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physical activities during Covid 3 aBy Esther Diaz

CSMS Magazine

There is a direct relationship between your diet, physical activity, and health. Your nutrition is a key player when it comes to physical, mental, and social well-being. And it is important for preventing disease. Lifestyle factors may also determine if you are going to get sick or remain healthy. One of those factors is physical activity.

A sedentary lifestyle is usually associated with an increased risk for chronic disease, loss of movement, and decreased immune health. For those reasons, physical activity and movement are extremely important during the coronavirus pandemic. COVID-19 has changed many of our daily routines in a way no one anticipated.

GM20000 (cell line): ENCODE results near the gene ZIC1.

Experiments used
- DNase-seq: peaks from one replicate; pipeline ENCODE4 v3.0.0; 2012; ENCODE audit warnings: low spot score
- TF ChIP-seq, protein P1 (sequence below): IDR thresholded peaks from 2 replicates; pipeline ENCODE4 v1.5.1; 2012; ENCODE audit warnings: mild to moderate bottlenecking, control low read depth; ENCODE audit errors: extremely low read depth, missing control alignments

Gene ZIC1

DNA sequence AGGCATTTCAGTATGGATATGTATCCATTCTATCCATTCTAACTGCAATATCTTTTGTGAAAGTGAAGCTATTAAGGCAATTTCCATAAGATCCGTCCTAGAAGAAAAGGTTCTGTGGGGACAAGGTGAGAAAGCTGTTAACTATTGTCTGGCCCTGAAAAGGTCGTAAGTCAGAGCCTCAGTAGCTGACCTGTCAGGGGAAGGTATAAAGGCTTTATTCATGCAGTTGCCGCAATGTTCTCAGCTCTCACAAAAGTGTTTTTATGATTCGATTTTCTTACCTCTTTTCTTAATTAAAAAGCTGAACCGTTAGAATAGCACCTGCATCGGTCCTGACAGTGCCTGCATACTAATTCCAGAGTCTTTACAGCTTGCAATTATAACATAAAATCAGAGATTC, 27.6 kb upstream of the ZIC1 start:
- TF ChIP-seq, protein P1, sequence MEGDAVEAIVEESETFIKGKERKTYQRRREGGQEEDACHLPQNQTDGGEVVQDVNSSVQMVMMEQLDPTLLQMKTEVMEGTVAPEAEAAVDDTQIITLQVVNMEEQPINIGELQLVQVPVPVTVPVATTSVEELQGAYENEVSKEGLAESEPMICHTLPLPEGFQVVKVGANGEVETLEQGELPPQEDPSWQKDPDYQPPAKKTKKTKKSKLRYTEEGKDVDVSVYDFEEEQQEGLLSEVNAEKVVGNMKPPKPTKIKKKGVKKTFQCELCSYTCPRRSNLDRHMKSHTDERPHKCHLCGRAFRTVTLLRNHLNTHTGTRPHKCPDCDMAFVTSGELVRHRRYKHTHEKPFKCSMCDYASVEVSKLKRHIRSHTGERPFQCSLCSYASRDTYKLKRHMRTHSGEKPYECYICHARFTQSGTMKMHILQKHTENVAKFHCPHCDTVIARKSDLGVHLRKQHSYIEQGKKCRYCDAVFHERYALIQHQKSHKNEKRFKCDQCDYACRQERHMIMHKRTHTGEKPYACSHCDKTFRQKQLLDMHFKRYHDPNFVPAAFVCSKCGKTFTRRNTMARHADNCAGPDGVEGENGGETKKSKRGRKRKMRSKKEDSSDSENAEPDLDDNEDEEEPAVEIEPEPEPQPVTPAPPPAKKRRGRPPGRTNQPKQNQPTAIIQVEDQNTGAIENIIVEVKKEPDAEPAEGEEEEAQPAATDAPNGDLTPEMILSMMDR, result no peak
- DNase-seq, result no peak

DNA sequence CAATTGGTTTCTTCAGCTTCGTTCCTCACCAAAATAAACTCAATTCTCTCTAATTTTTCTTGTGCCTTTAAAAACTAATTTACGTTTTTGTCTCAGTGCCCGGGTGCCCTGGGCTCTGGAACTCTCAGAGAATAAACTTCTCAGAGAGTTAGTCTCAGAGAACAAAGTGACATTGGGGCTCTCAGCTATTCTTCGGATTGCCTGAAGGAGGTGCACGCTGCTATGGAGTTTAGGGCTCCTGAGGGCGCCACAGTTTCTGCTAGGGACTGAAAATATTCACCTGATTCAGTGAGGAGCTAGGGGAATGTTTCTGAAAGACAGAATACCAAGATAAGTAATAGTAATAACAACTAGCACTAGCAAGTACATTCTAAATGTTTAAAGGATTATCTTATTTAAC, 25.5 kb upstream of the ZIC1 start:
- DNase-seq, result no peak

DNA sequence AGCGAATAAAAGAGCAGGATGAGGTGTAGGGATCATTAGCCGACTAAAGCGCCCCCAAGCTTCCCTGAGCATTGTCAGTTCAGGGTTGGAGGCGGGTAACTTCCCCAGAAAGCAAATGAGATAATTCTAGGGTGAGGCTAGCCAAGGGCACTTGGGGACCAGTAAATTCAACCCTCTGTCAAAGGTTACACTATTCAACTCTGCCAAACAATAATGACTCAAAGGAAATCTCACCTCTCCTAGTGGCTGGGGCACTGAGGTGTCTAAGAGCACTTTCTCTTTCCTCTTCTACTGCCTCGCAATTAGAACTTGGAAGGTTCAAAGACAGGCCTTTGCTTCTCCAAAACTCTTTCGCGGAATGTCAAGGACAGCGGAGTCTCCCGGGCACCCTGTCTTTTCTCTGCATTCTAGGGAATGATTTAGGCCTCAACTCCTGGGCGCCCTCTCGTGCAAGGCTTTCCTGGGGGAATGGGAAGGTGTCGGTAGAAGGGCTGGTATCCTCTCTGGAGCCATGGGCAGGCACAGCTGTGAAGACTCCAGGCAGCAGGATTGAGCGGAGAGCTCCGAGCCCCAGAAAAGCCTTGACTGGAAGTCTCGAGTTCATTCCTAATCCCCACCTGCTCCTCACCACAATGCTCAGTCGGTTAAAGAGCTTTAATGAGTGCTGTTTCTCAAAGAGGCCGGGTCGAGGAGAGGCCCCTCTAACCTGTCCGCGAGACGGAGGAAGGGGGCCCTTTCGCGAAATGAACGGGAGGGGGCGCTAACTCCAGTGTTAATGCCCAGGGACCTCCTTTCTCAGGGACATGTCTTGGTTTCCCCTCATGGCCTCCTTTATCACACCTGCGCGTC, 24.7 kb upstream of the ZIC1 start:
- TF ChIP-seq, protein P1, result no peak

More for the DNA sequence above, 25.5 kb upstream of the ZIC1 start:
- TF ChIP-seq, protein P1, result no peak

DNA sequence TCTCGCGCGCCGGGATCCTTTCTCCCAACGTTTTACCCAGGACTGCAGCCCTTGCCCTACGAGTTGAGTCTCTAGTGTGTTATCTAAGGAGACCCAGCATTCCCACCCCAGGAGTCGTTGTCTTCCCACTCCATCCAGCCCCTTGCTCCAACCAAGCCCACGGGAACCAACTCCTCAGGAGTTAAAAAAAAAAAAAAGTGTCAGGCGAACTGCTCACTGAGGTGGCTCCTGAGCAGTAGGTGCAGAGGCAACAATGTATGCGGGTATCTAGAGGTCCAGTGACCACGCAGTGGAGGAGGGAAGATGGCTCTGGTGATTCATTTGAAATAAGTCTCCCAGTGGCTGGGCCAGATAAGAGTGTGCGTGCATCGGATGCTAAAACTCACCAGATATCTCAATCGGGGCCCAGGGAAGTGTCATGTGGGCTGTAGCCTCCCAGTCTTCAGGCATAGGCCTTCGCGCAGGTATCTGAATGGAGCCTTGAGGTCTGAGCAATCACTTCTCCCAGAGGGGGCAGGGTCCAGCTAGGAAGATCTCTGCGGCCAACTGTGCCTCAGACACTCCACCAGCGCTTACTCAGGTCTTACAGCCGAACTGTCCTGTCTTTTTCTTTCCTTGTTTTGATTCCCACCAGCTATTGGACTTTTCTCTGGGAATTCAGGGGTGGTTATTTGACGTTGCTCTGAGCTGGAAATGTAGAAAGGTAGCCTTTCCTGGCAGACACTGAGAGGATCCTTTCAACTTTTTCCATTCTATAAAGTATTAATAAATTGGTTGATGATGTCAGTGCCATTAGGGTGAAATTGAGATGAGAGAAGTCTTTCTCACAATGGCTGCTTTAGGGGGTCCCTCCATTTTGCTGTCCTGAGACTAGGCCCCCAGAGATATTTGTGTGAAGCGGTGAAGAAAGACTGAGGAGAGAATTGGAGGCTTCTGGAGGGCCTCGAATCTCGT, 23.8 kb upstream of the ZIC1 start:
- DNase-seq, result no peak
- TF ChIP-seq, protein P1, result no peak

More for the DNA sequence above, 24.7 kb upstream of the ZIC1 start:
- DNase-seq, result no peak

Many of us are at home more to minimize exposure. Isolation and being at home can illicit the temptation to eat snacks high in sodium, junk food and low-quality meals that provide instant gratification for our taste buds rather than nutrient-dense whole foods that can also be delicious. This is a challenge for many in these times of social distancing and self-isolation. The days when physical activities like walking from your car at your workplace parking lot twice per day, shopping for groceries, outings with the family or visiting shopping malls are over—for now.

With this unprecedented lifestyle shift, there is a potential for the normalization of a more sedentary lifestyle packed with activities like watching television, sitting while reading for long periods, or sitting at your computer for longer-than-usual periods of time. We must stay proactive, and in some cases creative, to maintain an active lifestyle in the era of social distancing. Even if you are not directly affected by COVID-19, or tested positive, it absolutely has had a drastic impact on your day-to-day routine, which could negatively affect your overall health.

Note: Esther Diaz is a health education teacher who lives in suburban Atlanta. She is our contributor.

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